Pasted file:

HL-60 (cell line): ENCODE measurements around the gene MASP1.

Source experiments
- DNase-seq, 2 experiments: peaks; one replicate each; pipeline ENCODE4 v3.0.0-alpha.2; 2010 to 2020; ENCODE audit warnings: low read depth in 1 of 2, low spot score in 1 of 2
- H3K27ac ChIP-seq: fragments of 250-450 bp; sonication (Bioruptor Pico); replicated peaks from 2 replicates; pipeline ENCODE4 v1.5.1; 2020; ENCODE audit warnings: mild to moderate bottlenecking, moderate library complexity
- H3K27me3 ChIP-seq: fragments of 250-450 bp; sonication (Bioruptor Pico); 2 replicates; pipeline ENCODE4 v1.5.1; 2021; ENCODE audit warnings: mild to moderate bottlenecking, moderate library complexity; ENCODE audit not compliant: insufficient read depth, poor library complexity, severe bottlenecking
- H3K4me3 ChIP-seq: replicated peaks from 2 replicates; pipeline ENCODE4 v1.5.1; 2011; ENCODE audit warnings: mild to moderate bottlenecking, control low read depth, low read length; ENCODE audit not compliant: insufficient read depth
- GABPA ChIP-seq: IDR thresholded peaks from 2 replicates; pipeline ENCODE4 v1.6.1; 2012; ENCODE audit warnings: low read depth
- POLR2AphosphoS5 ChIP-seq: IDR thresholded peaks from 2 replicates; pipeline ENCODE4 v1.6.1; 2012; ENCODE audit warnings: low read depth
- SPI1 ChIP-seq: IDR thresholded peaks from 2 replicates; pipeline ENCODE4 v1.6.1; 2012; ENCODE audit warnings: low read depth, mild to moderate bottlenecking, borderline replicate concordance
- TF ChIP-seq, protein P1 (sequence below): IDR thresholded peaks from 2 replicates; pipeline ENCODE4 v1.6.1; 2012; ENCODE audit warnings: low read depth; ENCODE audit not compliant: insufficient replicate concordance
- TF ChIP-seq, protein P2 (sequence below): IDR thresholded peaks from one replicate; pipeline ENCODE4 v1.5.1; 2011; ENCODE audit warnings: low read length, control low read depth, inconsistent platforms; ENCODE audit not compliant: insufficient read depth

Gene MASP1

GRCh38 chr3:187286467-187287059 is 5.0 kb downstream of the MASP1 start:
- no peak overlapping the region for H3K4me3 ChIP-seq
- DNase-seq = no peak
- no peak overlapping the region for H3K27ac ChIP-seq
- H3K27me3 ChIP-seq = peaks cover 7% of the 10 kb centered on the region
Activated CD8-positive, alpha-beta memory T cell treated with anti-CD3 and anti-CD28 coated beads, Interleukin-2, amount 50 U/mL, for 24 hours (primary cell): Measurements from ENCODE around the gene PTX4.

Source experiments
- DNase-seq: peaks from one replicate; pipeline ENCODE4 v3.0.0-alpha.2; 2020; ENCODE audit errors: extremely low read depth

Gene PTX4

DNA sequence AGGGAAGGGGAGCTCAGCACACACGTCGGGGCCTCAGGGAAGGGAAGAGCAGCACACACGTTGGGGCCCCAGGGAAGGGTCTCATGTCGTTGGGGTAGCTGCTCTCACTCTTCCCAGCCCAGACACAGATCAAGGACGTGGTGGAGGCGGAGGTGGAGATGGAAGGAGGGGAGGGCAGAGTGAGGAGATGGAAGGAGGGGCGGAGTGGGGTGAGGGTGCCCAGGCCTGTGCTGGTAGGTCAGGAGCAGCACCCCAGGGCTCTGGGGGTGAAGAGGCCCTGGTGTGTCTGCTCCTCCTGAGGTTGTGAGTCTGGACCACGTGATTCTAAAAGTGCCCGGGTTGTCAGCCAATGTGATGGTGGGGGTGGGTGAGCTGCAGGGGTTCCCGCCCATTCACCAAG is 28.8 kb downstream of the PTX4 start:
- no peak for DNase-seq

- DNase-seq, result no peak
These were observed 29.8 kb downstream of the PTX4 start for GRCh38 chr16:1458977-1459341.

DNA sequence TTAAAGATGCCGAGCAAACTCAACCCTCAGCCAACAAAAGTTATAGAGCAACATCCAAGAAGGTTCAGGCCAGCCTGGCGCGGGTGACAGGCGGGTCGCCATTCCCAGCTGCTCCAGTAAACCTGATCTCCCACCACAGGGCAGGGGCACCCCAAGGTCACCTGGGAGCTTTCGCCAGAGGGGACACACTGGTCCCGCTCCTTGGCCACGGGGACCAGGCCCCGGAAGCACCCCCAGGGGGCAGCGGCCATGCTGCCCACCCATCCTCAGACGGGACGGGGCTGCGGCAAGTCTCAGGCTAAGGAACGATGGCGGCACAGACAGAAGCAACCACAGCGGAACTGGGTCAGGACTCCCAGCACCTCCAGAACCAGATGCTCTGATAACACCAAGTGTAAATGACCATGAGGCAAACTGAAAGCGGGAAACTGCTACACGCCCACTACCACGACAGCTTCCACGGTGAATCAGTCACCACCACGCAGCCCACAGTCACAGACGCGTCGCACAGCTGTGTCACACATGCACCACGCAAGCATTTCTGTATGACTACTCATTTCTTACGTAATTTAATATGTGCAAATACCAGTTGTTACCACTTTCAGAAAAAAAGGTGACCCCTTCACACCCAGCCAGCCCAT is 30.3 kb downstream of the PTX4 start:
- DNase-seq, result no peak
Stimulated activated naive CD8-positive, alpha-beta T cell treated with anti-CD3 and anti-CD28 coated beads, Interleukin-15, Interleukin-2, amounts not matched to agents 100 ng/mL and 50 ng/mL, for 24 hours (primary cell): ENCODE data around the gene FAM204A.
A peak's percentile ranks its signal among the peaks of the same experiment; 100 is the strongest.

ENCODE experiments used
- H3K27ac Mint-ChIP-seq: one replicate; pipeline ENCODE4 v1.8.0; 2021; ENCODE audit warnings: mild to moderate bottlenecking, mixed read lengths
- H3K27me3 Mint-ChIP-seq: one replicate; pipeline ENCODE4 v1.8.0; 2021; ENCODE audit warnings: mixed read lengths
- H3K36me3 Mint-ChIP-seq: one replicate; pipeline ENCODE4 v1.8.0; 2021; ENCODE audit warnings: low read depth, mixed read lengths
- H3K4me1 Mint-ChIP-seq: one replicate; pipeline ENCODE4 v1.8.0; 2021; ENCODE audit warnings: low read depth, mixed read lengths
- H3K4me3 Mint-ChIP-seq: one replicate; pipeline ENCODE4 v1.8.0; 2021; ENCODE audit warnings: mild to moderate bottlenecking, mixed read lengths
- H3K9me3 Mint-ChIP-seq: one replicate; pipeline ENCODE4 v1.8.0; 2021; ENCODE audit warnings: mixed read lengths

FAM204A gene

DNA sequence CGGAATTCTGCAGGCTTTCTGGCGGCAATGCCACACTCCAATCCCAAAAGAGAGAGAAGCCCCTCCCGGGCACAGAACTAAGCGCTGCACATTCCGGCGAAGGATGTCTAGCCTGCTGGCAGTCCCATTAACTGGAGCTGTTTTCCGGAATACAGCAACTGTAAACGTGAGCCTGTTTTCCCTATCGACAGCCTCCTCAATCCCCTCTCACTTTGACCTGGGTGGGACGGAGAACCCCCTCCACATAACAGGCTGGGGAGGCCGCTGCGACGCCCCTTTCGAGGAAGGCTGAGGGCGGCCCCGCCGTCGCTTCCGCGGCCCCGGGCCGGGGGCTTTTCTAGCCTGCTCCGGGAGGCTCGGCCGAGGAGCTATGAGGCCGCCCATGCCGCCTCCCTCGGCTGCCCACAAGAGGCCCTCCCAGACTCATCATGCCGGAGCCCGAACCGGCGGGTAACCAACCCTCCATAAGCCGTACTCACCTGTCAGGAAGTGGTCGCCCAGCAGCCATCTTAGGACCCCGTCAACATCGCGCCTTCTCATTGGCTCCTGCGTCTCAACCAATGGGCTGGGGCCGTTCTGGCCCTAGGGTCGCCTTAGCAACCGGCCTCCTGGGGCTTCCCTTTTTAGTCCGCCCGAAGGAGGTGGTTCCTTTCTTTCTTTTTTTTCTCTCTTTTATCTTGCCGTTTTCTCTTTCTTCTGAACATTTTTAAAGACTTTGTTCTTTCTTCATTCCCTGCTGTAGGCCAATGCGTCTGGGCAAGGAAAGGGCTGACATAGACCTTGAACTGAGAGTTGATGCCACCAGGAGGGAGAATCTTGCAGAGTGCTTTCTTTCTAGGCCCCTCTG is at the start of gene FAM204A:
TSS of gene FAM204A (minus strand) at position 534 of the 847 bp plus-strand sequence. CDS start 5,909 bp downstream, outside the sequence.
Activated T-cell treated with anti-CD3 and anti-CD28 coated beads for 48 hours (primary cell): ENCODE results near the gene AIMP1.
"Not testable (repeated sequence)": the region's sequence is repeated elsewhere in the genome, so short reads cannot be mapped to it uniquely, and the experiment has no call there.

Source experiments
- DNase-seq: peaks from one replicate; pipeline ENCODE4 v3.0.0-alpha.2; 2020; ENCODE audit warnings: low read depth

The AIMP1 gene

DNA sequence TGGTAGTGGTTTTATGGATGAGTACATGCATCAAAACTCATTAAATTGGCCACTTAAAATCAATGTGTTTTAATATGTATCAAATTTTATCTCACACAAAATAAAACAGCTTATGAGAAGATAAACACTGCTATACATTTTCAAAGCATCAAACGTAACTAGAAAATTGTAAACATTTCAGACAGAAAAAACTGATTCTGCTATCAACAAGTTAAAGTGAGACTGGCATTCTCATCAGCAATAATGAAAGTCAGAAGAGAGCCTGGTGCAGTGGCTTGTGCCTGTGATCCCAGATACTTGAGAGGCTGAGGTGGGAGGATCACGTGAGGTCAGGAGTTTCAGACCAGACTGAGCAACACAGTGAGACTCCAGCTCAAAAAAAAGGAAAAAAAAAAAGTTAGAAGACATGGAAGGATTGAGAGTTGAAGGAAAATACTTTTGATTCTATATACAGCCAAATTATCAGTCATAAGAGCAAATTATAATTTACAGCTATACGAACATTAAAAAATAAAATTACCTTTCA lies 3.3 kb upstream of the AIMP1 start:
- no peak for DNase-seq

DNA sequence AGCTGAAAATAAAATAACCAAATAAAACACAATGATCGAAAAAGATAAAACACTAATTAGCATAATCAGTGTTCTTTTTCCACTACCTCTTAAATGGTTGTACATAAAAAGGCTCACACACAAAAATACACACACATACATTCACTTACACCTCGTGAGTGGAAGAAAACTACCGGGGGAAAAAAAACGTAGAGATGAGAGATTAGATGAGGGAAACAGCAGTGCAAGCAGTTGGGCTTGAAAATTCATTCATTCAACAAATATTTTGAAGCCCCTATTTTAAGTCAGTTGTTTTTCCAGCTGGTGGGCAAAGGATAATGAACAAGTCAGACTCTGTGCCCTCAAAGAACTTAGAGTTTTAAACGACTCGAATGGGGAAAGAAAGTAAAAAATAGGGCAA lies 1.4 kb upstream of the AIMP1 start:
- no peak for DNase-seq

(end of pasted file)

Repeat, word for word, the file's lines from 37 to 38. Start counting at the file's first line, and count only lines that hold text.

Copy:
FAM204A gene

DNA sequence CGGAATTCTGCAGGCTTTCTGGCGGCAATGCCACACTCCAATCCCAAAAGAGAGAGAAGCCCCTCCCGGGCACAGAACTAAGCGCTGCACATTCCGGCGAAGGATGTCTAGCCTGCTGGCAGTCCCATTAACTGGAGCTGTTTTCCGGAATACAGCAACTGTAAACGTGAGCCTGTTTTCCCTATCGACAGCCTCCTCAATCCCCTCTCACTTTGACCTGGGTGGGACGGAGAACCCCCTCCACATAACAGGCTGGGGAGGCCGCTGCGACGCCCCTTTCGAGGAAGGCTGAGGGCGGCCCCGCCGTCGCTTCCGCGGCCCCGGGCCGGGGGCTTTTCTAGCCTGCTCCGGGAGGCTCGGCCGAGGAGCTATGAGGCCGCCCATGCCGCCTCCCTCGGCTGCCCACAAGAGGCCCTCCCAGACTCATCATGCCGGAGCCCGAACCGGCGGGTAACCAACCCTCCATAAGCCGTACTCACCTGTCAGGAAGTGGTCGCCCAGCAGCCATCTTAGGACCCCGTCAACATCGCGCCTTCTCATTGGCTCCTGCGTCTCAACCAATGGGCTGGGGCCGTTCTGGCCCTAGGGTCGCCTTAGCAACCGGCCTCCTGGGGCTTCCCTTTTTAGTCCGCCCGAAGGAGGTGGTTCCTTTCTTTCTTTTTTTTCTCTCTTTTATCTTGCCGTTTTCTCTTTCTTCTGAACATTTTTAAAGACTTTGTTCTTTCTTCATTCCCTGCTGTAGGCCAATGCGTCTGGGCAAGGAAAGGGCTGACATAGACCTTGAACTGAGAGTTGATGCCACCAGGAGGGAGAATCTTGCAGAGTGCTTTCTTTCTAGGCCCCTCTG is at the start of gene FAM204A: